Hebrew University researchers: Roll back restrictions immediately, quarantines were unnecessary

Contrary to government policy and public opinion, a team of Israel researchers has recommended ending all restrictions implemented during the coronavirus outbreak and reopening the country to international travel immediately.

In fact, the Hebrew University research team — comprised of an epidemiologist and two finance professors — contends that Israel overreacted to the situation and should have been more like Sweden, which did not implement lockdowns, enforce social distancing or impose fines for violators. 

“We conclude that only a limited-time quarantine of the high-risk group might be necessary, while the rest of the economy can remain operational,” the researchers wrote.

They called the quarantining of an entire population a “medieval” approach that has produced catastrophic economic and social consequences leading to high unemployment, isolation, limited access to healthcare, drug abuse, domestic violence, hunger and social unrest.

“There is no doubt that the number of deaths that will be caused by the lockdown will be massive,” Gershon told the Calcalist.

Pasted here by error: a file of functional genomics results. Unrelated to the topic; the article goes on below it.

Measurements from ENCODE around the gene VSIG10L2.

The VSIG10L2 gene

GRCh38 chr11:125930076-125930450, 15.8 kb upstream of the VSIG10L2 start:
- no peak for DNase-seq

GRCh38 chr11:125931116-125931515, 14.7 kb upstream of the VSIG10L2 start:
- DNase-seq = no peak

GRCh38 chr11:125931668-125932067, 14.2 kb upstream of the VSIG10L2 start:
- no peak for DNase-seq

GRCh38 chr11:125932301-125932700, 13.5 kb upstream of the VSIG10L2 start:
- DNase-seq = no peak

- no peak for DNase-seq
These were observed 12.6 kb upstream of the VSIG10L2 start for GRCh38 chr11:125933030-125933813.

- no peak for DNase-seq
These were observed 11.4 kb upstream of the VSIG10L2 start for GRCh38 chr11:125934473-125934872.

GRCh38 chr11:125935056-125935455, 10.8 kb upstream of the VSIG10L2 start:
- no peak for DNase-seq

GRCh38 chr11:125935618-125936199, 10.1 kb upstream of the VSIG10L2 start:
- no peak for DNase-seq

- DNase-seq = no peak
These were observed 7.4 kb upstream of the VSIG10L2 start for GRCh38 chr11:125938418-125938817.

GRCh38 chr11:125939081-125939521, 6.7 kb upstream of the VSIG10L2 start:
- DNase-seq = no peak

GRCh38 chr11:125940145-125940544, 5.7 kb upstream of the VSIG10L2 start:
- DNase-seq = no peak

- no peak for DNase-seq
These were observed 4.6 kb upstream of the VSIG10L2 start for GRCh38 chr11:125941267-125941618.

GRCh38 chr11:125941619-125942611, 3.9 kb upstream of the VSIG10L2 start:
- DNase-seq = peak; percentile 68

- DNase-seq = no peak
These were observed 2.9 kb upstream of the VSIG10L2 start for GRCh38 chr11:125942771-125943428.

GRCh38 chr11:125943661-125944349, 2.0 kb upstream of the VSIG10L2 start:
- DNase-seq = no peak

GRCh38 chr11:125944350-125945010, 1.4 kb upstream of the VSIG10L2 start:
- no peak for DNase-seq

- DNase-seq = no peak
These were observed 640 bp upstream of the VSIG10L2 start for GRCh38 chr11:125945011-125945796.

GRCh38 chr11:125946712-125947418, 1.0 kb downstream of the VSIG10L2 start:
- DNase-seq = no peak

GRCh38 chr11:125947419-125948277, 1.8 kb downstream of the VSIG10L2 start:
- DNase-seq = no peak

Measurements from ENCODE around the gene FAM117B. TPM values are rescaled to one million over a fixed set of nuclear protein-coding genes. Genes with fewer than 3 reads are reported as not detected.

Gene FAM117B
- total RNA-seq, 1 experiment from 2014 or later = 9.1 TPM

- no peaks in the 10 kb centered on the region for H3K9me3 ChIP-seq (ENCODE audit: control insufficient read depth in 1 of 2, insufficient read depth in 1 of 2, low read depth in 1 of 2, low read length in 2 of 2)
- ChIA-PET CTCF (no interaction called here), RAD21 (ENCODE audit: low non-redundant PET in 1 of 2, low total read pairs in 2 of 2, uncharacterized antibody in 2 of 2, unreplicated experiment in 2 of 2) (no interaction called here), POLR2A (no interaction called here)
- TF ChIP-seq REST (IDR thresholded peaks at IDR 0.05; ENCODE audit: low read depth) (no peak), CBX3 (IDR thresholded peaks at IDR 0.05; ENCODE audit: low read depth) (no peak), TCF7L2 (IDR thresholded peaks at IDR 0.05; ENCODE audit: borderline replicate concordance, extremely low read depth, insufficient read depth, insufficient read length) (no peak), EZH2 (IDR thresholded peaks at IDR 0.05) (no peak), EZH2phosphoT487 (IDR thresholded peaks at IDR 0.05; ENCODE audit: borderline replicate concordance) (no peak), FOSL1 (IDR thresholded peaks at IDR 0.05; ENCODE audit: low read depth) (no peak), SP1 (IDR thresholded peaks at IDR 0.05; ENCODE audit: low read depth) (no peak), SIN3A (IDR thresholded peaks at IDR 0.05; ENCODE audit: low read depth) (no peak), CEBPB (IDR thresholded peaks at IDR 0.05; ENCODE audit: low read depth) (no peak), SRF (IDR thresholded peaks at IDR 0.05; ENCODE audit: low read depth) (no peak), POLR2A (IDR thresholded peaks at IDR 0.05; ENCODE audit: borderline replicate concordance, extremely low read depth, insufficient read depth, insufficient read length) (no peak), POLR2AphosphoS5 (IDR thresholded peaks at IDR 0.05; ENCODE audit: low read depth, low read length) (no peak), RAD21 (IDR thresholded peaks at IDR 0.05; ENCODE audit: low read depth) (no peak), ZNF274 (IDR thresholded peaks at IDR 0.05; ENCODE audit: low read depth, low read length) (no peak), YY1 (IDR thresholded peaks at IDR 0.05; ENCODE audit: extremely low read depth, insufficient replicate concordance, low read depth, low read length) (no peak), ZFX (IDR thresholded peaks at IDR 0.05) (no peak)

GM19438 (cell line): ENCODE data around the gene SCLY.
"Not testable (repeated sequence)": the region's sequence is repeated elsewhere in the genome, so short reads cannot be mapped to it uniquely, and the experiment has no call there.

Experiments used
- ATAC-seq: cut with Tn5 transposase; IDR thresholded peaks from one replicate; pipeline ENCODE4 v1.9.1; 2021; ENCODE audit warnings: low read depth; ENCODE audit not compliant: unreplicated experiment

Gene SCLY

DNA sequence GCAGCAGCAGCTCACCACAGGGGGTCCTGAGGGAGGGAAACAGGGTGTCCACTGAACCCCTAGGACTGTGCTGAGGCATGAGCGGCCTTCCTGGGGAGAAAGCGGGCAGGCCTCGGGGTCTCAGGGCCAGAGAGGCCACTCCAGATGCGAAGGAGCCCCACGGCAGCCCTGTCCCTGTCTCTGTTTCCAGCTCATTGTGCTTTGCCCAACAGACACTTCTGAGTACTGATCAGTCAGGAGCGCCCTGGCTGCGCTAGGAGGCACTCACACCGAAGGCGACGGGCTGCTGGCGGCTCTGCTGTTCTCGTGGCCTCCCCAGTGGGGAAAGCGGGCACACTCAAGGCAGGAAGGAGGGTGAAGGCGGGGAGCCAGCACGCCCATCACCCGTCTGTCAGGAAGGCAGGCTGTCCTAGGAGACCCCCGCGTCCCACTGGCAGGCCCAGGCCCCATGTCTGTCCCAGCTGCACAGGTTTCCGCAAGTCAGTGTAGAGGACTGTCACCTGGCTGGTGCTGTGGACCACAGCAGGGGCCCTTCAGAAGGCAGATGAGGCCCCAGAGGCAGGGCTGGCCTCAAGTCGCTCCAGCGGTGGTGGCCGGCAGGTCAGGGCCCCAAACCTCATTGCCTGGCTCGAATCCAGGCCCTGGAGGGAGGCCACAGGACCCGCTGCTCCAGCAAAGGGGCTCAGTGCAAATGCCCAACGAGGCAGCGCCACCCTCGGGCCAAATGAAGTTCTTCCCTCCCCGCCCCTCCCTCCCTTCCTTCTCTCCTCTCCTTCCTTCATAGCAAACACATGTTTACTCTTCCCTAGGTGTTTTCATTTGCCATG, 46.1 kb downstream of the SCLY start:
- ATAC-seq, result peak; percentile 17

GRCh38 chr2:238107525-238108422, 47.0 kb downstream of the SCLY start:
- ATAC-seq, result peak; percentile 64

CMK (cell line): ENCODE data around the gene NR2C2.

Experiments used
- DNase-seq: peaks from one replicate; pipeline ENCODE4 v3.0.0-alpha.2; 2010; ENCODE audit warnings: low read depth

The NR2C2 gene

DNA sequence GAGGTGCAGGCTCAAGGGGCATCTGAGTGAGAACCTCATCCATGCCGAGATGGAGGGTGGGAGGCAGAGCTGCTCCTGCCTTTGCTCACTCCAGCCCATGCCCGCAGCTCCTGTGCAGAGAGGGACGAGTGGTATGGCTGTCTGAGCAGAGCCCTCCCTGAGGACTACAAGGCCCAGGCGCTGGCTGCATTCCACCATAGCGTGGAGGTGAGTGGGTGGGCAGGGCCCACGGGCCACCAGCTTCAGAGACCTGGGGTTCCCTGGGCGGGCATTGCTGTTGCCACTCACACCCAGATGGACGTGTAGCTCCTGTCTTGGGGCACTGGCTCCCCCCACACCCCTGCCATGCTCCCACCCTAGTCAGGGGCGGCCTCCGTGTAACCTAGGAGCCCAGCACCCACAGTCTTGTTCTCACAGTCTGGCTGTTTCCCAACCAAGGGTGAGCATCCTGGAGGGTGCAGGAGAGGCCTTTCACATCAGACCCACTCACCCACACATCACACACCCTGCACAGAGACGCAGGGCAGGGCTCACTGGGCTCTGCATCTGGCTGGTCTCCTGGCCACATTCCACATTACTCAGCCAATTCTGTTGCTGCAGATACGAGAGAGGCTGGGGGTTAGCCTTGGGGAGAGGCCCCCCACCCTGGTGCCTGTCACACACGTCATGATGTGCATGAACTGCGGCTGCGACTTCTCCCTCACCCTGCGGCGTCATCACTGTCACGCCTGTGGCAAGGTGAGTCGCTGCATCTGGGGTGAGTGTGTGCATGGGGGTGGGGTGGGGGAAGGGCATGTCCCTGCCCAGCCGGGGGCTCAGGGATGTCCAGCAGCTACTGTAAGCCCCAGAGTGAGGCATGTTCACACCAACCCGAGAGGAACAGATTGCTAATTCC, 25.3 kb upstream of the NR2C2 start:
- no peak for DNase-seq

The researchers admit that without these strict measures, the death toll in Israel would have been higher than the 212 mortalities tallied up from the coronavirus until this point. But they claim the situation would have been manageable and the economy would not have sustained irreparable damage.

The 24-page report, “How to Manage the COVID-19 Pandemic without Destroying the Economy,” studied data on COVID-19 deaths in various countries including the density of the population, use of public transportation, accessibility to intensive care at hospitals and whether people are prepared to change their behavior during a pandemic. 

They warned that if lockdowns are in place until a vaccine or treatment is found, then “such an approach will lead to economic mayhem, with many people dying from the consequences of economic and financial destruction.”

While restrictions are now being slowly rolled back in Israel, health officials still maintain that returning to normal too fast could cause a spike in infections or a second wave — and a return to another lockdown. However, the researchers contend that in case of another wave, Israelis should feel reassured to keep the economy open.

“In the second wave we mustn’t close the economy,” Gershon said. “We should ask for responsible behavior, but there will be no need to panic.”

The study urges Israel to roll back all restrictions including reopening the tourism sector right away. 

“We shouldn’t think of tourism being about just having fun. It’s about the survival of the people who provide the services like in [the Red Sea resort town of] Eilat. If you want Eilat to rebound, you need to return it to life,” he said.

The researchers believe their model can also help health officials around the world predict how their country will fare in case of future epidemics.